NAVAL officers and cadets will march through Dartmouth on Saturday September 28 celebrating 150 years of naval training in the town.
Britannia Royal Naval College will mark being bestowed the Freedom of Dartmouth with the colourful event which will be led by the Band of Her Majesty's Royal Marines Commando Training Centre Royal Marines, and will also include a ceremonial guard of honour.
The parade will leave the College at 3pm and march along the embankment to the Guildhall on Victoria Road where the Mayor of Dartmouth, Cllr Paul Allen, will inspect the parade, accompanied by the Captain of BRNC, Captain Jerry Kyd.
Capt Kyd said: "Being awarded the Freedom of Entry is one of the highest honours a town can bestow upon a military unit. It dates back to medieval times when allowing an armed body of men to enter a town or city was a demonstration of trust. It seems fitting, therefore, that in the year that marks the 150th anniversary of the start of Naval training on the Dart, that we should be re-affirming the strong links between the College and the town in this way."
Among the organisers of the parade is Master-At-Arms Richard 'Ted' Heath who was educated and brought up in the Dartmouth area.
MAA Heath became the fifth member of his family to join the Royal Navy in 1986 following in the footsteps of his father a Dartmouthian, uncle, grandfather and great grandfather.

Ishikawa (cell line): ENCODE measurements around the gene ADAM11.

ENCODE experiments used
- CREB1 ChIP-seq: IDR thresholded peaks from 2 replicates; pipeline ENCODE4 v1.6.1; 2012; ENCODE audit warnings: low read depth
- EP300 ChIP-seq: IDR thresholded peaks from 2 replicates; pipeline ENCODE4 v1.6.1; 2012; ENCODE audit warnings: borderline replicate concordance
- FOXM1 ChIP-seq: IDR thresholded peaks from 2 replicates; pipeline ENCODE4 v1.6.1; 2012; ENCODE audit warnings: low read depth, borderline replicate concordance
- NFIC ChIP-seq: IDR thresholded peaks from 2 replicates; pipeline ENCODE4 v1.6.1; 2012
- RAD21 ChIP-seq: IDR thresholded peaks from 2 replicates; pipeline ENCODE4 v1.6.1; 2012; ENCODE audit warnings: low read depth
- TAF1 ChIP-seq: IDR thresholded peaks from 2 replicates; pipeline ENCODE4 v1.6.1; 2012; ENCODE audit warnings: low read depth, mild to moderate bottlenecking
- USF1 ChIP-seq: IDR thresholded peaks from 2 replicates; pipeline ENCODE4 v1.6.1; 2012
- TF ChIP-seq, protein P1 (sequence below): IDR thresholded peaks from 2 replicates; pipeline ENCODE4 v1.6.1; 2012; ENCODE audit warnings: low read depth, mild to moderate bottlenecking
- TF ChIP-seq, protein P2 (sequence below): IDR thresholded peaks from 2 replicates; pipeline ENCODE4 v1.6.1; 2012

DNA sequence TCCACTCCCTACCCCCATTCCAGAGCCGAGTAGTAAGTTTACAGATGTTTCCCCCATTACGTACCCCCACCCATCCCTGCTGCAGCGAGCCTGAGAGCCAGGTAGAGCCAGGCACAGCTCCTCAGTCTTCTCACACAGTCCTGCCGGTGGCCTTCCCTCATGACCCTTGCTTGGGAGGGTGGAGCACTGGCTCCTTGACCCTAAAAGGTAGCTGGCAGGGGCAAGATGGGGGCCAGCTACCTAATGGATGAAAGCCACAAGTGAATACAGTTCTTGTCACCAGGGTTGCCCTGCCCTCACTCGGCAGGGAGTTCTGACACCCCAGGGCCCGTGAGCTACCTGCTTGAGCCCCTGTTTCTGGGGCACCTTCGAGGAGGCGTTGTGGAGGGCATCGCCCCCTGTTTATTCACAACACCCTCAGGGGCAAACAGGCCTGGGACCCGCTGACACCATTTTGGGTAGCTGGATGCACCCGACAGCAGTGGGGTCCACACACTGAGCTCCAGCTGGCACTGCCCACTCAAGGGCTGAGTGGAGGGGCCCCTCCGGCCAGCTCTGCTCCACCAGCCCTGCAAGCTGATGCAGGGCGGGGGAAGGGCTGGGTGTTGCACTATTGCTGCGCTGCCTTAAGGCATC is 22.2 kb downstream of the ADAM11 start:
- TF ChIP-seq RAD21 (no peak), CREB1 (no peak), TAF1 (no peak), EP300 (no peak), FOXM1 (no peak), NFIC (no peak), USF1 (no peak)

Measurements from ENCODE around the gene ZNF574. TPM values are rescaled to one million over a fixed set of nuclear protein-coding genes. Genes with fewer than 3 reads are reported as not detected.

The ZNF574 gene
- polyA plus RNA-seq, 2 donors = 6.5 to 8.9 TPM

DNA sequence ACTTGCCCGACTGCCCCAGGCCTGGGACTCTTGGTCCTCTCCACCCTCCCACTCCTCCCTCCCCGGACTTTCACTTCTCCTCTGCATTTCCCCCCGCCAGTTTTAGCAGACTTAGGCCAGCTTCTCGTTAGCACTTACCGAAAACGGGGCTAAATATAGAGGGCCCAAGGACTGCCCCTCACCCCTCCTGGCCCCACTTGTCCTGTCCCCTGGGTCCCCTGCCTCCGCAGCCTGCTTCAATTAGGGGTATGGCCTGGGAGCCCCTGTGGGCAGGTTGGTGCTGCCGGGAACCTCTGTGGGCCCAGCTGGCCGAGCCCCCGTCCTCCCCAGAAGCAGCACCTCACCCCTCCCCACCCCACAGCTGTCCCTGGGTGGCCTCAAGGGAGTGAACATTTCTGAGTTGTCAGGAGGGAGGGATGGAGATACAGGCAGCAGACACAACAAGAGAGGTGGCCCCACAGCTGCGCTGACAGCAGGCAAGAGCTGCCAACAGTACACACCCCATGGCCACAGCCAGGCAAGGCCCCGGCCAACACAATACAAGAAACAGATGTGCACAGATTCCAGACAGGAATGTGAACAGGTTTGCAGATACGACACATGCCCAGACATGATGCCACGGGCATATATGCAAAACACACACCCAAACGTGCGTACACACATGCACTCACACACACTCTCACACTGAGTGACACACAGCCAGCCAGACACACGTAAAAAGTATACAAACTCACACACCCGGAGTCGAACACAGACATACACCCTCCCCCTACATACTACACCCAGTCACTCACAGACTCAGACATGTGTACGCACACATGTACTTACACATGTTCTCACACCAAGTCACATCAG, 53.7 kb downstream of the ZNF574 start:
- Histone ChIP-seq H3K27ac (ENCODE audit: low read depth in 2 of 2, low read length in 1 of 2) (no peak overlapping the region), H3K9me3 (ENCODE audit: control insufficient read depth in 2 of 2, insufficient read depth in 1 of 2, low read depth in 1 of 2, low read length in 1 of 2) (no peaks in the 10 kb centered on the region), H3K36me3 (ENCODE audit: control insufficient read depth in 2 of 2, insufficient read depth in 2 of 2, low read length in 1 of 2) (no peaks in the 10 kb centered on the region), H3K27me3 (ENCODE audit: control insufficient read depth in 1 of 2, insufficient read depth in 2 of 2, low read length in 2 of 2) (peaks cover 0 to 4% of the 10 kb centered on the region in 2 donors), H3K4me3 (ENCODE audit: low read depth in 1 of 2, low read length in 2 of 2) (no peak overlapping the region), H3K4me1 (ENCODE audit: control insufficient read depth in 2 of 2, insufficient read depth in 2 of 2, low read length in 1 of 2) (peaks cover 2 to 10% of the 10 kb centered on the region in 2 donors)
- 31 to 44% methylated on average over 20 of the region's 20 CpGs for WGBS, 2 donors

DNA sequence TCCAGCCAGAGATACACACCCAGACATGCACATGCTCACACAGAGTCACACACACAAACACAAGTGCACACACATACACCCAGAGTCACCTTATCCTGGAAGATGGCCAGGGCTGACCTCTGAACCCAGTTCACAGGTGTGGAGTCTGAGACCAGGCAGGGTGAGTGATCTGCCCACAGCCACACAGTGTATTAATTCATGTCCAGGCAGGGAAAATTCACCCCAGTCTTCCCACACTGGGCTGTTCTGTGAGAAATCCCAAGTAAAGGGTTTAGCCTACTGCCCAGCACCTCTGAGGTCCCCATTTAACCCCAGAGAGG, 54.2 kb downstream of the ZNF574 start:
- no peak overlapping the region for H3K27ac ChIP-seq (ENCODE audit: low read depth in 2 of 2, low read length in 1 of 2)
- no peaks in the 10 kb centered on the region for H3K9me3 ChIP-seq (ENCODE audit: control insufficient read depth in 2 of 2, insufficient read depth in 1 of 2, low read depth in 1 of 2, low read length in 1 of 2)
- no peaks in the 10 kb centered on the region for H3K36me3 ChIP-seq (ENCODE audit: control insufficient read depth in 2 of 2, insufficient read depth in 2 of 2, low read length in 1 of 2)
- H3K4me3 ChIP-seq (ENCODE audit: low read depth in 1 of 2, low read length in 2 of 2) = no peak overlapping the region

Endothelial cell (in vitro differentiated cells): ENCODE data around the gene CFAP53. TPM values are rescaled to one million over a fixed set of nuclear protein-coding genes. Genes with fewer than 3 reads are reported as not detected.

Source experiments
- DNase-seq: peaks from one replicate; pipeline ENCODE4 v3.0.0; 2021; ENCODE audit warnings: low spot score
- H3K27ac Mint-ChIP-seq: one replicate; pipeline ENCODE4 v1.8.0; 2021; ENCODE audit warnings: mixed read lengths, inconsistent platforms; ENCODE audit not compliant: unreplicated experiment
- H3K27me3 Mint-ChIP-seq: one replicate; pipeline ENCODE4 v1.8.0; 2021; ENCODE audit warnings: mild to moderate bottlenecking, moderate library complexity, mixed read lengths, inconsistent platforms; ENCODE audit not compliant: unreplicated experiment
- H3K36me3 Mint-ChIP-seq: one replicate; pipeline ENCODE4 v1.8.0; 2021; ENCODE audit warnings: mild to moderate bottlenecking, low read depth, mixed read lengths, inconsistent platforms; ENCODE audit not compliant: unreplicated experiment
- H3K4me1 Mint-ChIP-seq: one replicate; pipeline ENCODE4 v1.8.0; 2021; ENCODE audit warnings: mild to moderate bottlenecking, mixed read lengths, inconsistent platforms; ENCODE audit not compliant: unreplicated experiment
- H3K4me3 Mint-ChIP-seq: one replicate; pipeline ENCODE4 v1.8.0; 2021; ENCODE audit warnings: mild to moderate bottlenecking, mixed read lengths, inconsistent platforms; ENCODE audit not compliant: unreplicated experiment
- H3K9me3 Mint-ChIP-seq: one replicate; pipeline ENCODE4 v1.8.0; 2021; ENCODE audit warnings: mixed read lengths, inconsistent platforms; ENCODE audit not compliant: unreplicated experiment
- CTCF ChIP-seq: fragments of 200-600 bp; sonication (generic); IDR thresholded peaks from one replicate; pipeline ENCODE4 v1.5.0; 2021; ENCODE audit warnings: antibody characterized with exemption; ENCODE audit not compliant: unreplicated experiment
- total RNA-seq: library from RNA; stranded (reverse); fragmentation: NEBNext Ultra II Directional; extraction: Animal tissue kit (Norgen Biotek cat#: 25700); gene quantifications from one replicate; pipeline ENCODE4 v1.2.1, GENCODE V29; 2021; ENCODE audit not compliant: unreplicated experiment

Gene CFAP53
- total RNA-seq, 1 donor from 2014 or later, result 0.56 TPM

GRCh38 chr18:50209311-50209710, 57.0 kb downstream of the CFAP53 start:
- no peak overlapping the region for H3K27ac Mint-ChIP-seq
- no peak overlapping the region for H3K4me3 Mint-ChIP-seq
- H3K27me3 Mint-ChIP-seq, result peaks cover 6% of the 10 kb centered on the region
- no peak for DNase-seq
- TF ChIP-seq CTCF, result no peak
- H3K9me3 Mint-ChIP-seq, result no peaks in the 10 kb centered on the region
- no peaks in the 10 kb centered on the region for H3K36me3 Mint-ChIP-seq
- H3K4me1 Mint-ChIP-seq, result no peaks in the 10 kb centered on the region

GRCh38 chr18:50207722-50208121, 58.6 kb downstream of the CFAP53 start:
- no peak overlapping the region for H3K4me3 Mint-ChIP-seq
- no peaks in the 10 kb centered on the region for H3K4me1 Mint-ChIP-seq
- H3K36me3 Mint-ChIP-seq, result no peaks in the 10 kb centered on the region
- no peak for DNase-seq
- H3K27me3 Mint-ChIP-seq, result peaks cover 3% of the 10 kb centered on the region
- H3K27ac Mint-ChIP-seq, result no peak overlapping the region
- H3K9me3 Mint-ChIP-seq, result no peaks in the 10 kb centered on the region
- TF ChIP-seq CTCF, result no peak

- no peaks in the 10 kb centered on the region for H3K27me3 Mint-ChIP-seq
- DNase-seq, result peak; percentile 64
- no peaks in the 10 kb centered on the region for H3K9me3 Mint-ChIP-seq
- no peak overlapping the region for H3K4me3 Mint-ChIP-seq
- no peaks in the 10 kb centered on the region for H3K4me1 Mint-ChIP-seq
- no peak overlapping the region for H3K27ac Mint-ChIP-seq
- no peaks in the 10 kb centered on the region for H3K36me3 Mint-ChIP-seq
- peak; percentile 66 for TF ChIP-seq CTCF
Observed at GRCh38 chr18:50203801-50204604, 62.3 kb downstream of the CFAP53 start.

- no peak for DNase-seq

The 44-year-old said: "I am very proud to be part of the freedom parade. My family has been connected in one way or another to Dartmouth and the College for many years. It is always a pleasure to be part of any evolution that shows the local community the core values and standards of the Royal Navy. The experience however will be enhanced knowing the association that my family has with the town. This personally will be an emotional tribute to my grandfather and uncle who sadly passed away this year."
On completion of the inspection the march will resume through the town and back along the North Embankment.
Cllr Allen said: "Dartmouth has an enviable tradition of association with the Royal Navy, and especially with the 150th Celebration of Britannia Royal Naval College, being so splendidly celebrated by exercising their right of entry into the town. Not only do the town and its' inhabitants value the role of tradition, but more importantly, are conscious of the present, sometimes, day to day, service and involvement from Officers, Staff, and Cadets who contribute to the vibrant life of our community."
The right of Freedom to the borough of Clifton, Dartmouth and Hardness, was first bestowed on BRNC in 1955, marking the 50th anniversary of the opening of the College in 1905.